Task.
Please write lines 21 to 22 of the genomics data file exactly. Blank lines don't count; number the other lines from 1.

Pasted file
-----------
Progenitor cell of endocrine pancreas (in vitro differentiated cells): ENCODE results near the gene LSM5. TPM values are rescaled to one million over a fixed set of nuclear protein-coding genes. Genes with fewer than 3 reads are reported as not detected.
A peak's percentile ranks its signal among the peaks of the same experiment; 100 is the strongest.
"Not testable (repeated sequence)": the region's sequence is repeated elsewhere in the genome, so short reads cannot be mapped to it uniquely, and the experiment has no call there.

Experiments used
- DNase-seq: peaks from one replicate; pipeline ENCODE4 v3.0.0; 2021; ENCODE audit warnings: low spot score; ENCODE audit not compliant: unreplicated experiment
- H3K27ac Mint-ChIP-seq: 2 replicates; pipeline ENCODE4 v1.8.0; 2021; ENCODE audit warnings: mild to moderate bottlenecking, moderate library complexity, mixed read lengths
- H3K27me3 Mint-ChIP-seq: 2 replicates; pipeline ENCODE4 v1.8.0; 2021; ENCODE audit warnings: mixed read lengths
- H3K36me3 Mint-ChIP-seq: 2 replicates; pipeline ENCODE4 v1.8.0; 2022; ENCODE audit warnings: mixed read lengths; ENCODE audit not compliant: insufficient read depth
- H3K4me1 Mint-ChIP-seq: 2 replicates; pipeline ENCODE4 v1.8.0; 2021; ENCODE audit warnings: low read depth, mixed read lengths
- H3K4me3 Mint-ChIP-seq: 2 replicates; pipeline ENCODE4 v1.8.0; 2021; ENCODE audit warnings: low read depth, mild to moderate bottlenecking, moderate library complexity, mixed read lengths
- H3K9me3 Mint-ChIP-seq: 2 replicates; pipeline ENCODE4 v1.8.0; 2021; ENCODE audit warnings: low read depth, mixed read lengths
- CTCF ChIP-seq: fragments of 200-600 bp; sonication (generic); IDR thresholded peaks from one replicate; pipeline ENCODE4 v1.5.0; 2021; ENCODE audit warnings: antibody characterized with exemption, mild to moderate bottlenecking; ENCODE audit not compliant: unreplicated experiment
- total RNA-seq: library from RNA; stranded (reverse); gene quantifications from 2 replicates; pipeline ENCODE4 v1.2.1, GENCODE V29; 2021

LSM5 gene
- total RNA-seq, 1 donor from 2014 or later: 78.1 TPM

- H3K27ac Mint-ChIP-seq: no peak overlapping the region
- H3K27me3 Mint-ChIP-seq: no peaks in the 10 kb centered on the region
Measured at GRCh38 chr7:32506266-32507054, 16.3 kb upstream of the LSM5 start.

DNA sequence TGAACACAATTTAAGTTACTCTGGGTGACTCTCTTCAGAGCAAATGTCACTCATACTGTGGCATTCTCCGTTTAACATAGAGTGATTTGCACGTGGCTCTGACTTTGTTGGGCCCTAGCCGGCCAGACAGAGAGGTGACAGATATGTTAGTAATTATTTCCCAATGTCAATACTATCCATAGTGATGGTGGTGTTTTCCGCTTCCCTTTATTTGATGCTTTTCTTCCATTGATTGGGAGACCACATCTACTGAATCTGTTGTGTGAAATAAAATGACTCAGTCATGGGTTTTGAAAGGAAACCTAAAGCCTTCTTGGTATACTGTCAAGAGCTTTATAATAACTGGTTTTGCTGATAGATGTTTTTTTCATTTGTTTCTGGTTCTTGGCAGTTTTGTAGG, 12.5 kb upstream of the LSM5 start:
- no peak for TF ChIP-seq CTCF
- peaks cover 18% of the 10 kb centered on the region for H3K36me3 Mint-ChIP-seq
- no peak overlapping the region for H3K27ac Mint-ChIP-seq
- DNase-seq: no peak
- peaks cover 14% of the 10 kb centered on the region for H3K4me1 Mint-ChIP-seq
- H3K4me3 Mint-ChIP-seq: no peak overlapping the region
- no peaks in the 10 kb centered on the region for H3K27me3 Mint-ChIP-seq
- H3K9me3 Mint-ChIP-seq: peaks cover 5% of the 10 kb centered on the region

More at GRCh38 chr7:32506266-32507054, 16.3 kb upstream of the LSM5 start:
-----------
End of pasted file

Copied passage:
- peaks cover 18% of the 10 kb centered on the region for H3K36me3 Mint-ChIP-seq
- no peak overlapping the region for H3K27ac Mint-ChIP-seq